Letter from Honduras: Democracy in action
Led by our pastor Padre Jaime Parra, we recently massed a "town hall" meeting to demand an end to alcohol sales at the annual parish celebration of our patron saint, the Black (or "burned") Christ of Esquipulas. It's actually a feast, borrowed from Guatemala, where the original wooden crucifix, blackened by centuries of candle smoke, hangs in the cathedral. Years ago, the very enterprising Padre Fernando Bandeira obtained a copy for the church in Victoria when it became the new seat of the Victoria-Sulaco dual parish.
About the Author
Miguel Dulick has lived in Las Vegas, Honduras since 2003.
There he has no projects, no plans, no investments -- only to share the life of the poor.
For years he has been sending reports back to friends and family in St. Louis, and the Beacon is proud to become a part of his circle.
Every year in January, for at least two weeks, the main street of Victoria swarms with vendors, including about 30 "beer booths," the ricketiest excuses for a drunken binge you can imagine, a few boards slapped together, just big enough to hold an ancient refrigerator, extension cords and wires running through the urine-soaked mud gutters. Meanwhile, the church struggles to keep the mind of the faithful on the "reason for the season," the infinite mercy of God. Until now, no one has dared challenge the contradiction of low commerce and high hopes of religious renewal. But Padre Jaime and his even younger assistant Padre Manuel Cubias decided to take on The Establishment. They got the mayor, Sandro, to set a date for the big meeting and then rounded us up to show support.
Once it was his turn to speak, Padre Jaime never really yielded the floor. But the mayor, basically a businessman, tried to cut holes in our argument. For example, he said, "What are all you people doing here? This is just a matter for Victoria, I mean, there are people from Las Vegas, El Zapote, Guachipilin," etc. Padre Jaime put the kibosh on that: "The feast of Esquipulas is a PARISH feast, and the parish includes Victoria and Sulaco and the 200 villages they contain, so we all have a stake in this; please respect the Church!" The mayor comes back with, "OK, but look at Las Vegas. You've got a cantina a half-block from the Kindergarten. So don't you get on your high horse." Well, he's right, though I always thought that the "authorities" in Victoria had to approve such zoning.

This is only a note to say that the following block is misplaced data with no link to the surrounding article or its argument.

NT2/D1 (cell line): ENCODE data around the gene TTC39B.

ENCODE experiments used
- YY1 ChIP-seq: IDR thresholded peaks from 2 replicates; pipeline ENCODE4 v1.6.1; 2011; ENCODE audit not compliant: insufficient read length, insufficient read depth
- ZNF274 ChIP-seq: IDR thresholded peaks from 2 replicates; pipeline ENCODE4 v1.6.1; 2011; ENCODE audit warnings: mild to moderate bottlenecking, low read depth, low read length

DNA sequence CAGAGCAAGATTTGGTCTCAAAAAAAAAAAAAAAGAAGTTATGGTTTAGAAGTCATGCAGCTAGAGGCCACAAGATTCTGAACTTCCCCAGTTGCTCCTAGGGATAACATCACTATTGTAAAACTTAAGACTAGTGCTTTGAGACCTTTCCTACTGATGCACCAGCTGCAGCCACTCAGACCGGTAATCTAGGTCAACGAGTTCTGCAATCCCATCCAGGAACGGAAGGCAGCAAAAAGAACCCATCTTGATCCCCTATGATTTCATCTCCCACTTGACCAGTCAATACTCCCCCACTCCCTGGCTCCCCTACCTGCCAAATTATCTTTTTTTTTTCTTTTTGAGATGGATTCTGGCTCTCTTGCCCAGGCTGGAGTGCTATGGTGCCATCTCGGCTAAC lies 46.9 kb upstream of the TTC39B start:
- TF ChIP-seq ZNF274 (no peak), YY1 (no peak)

There was really no hostility between Sandro and Jaime; in between jibes and jousts, they were smiling and joking together in the background. Another point the mayor wanted to make: "It's the responsibility of the parents, of the wife, of the family to keep their men sober; you can't put all the blame on the sellers, you have to put some of it on the sinners!"
Good point. When Chemo and his brother Marcos were testing the waters (the fire water, I should say) a couple of Christmases ago, I couldn't help noticing that I was the only father, or godfather, out looking for my kid to bring him home. But still, you'd have to say a community shouldn't fatten itself on the vices of its citizens. I heard each beer booth pays 5,000 Lempiras for its temporary license.
When Padre Jaime called for the final vote, it was agreed that only residents of Victoria had privileges. "Everyone in favor of the ban, stand over here; those opposed, stand over there." No one went "over there." It was unanimous. The mayor said he and Padre Jaime would hammer out the actual document or decree, the legal language. I thought, That's it? We did it? Athenian democracy? I am eager to see how it actually plays out....
Now, if Padre Manuel had been robbed, assaulted, and kidnapped AFTER the historic vote, you'd have assumed it was the revenge of the liquor interests. But his ordeal happened a week before the big confab. In fact, his attackers, 10 of them in masks and armed like a militia, did not even know who he was, until they asked one of the two other men "What are you doing with this guy?" (possibly because they knew them, whereas Padre Manuel has only been in the parish about a year).
"Well, we're just helping the priest." The priest! "Oh, God, Father, we didn't know you were a priest!" And they fell all over themselves apologizing. "You know, we don't want to do this. We've got orders from higher up," that is, from organized crime that has a ready network in place to steal and dispose of vehicles before you even have a chance to report the crime.